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Fibre Cable Types

There are multiple fibre optic cable types, and it is important to understand the differences between each one. Each has distinct advantages and will be suited to varying environments, applications, or industries.

Some of the main fibre cable types are explored below:

Glass Fibre Cable

In terms of bend and flex, glass optical fibre is more delicate than its plastic counterparts. This also means that it is more susceptible to damage – especially if it has to loop tightly or be moved continually over its run length. It cannot be cut, repaired, or spliced, which means that it is not suitable for applications where high levels of flexibility are needed.

Despite this, glass fibre optic cables are sturdy and durable in terms of both mechanical strength and overall resistance to chemicals, moisture, fluctuating temperatures, and extreme environments. This makes it well-suited to longer-distance applications where cables are often submerged or buried. Due to the many different fittings, adapters, and configurations available, it is also noted for its versatility.

Glass fibre is regularly used in challenging and longer-distance applications. It often costs more to purchase and install than more economical plastic variations, which also boast greater flexibility and ease of use for most non-specialised applications.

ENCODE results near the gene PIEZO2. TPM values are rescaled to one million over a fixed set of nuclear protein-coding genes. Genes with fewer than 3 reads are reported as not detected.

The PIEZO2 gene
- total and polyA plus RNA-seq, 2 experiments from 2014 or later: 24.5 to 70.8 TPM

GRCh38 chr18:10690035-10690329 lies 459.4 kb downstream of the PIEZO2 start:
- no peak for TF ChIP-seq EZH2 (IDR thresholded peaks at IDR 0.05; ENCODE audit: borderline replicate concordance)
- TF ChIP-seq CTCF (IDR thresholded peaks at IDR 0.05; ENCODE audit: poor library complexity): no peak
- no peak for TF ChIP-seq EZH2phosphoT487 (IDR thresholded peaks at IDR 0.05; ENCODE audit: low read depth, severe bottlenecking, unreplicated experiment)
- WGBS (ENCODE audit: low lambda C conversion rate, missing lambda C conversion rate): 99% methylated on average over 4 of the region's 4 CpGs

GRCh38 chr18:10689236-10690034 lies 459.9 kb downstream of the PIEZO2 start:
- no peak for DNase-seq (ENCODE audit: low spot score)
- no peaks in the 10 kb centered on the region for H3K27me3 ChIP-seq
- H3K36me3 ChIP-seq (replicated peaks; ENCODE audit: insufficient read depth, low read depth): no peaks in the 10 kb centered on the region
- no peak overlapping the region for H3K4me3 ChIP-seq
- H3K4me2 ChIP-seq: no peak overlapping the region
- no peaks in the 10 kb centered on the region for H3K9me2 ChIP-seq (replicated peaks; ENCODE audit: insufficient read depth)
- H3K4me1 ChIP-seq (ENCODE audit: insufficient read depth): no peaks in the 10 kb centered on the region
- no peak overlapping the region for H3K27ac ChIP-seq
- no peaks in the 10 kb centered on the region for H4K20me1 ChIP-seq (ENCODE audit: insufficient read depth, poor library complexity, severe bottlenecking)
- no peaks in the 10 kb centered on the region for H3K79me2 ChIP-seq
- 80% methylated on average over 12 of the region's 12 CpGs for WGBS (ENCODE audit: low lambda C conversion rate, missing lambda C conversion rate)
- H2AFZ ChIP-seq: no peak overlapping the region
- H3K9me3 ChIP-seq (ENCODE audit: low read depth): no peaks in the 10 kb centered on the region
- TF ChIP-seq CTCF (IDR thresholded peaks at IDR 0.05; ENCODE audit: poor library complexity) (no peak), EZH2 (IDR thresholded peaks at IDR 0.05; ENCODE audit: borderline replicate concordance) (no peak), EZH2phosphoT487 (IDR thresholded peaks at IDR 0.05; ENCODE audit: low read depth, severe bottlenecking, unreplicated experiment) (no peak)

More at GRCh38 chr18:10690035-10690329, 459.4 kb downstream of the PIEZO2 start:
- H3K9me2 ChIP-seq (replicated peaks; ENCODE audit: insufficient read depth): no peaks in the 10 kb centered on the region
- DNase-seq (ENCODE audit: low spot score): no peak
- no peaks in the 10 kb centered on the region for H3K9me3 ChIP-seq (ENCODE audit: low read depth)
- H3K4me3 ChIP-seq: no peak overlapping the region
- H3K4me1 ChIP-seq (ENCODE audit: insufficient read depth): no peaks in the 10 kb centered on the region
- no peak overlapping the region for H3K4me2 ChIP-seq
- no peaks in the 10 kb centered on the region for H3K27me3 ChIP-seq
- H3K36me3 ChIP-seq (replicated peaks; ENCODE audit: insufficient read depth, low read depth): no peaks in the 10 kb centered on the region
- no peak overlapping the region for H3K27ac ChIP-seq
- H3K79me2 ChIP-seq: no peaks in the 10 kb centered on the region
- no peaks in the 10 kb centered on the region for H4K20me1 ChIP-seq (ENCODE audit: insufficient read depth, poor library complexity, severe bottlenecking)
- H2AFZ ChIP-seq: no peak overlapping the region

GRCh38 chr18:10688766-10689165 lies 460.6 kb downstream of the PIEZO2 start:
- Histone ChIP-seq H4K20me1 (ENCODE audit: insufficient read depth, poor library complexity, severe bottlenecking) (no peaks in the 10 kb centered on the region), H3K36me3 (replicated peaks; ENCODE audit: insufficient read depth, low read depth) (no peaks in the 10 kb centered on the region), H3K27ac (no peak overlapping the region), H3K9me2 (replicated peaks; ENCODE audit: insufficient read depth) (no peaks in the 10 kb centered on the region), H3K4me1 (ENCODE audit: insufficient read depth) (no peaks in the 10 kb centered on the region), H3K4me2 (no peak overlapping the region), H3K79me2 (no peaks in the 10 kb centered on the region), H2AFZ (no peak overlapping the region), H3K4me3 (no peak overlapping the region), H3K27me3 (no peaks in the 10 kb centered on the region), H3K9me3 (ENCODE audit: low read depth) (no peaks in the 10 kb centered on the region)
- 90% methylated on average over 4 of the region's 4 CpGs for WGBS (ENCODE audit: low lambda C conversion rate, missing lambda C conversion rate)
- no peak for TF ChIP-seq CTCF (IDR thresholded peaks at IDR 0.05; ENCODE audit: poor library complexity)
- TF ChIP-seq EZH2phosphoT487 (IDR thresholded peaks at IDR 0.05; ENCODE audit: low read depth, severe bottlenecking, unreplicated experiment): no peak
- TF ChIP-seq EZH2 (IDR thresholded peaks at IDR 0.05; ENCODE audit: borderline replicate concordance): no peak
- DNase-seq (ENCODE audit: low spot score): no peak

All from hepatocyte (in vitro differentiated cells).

Single-Mode Cables

Single-mode and multimode optical fibres are varying cable configuration types. They deliver different potential performance levels at distance.

Single-mode fibre optic cables are comprised of one glass fibre strand with a fairly slim core diameter. Far less internal reflection is involved as light rays pass through it, therefore reducing attenuation and allowing for far higher speed data transfer over longer distances. This configuration is typically used for long-distance signal transmission.

Multimode Cables

Conversely, multimode cables feature larger cores that guide many modes simultaneously. Multimode fibre cabling significantly increases reflection. This results in higher attenuation and dispersion rates, therefore increasing bandwidth delivery over short distances. Applications needing large data volumes sent over shorter runs (such as communication data in or between a small localised area) typically utilise multimode fibre optic cabling.

Multimode fibre, also known as multi-core, is available in various specifications. Common everyday networking fibre optic cable configurations include two-core options, eight-core varieties, and even twenty-four-core fibre optic cable.Essentially, the bandwidth potential and the ability to cope with higher data throughput over shorter distances is determined by the number of cores the cable carries.



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